Favoritism Trial Hurts Chicago Mayor
Friday, July 7, 2006
CHICAGO, July 6 -- Mayor Richard M. Daley's former patronage chief broke the law by rigging city hiring decisions to reward loyal workers in Chicago's Democratic political machine, a federal jury concluded Thursday in a sharp blow to the five-term mayor.
In convicting Robert Sorich and three other onetime city officials, the jury rejected the defense claim that political favoritism in Chicago is hardly a crime. Instead, the 12 jurors agreed unanimously with prosecutors that Daley's aides cheated qualified workers and the taxpayers who paid their salaries.
"At bottom, this case was about a scam," First Assistant U.S. Attorney Gary Shapiro told reporters after the verdict, pointing to fraudulent job interviews, doctored documents and a far-reaching coverup. "This jury saw through their 'business-as-usual' defense."
Federal officials have signaled that the City Hall corruption investigation is not over.
"Stay tuned," more than one prosecutor has said in recent weeks. Daley, repeatedly mentioned in the Sorich trial by defense lawyers, has been interviewed by prosecutors but has not been charged.
Daley, who met with President Bush here Thursday, said he accepted the verdict but was "saddened" for the defendants, whom he knows to be "hardworking." He said city structures are being reformed but declined to take questions.
Defense attorney Thomas A. Durkin called the verdict "absurd" and described the case as "a criminal prosecution with an eye to unseat Mayor Daley."
Assistant U.S. Attorney Patrick M. Collins, who led the prosecution team, said afterward that it was no virtue that the defendants chose silence and trial rather than telling investigators what they know.
The verdict is the second major victory against political corruption in three months for U.S. Attorney Patrick Fitzgerald, recruited in 2001 to challenge the machine politics for which the city and state are infamous. In April, jurors in the same Chicago federal courthouse convicted former governor George Ryan (R) of steering business to his friends and cash to his family, then lying to federal agents. Ryan, best known for commuting the death sentences of all 167 inmates on death row, is to be sentenced next month.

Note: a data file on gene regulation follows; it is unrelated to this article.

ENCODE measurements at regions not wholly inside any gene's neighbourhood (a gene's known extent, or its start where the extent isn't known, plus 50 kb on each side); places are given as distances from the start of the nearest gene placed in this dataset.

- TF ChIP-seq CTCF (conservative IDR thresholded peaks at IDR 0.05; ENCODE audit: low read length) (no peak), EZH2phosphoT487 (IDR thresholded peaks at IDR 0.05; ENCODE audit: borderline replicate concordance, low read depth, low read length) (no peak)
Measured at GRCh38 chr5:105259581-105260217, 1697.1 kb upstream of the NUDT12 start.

The six-week prosecution of Sorich and three other men from Daley's South Side power base opened a window onto the type of maneuvering that has long greased Chicago politics.
Prosecutors showed how campaign workers -- whose party loyalty typically outweighed their job skills -- were rewarded with such city positions as building inspector, carpenter, tree trimmer and bricklayer.
Large numbers of applicants who were more qualified were often tested, interviewed and passed over in favor of workers chosen by Sorich, who headed Daley's Office of Intergovernmental Affairs. This kept happening despite a consent decree that barred political hiring for all but about 900 city employees.
"The fix was in," Assistant U.S. Attorney Julie Ruder told the jury. "It was not about merit. It was about politics. It was about clout. It was about who you knew and whose palm you greased."
To cover their tracks, witnesses testified, the defendants falsified documents and held conversations where they believed they would not be overheard. Sorich ordered the destruction of hundreds of computer files, while defendant John Sullivan, who worked in the Streets and Sanitation Department, lied to the FBI.
The jury convicted Sorich, whose father was an official photographer for Daley's father, of two counts of mail fraud and acquitted him of two others. Sullivan was found guilty of one count of lying to federal agents.
Timothy McCarthy, a Sorich aide, was convicted of two mail fraud counts; Patrick Slattery, who married one of Daley's personal secretaries, was found guilty of one mail fraud count.
During the trial, one supervisor testified that he told Sorich that a favored job candidate from the 14th Ward was an alcoholic and that "people could get hurt." He said Sorich replied, "Work it out."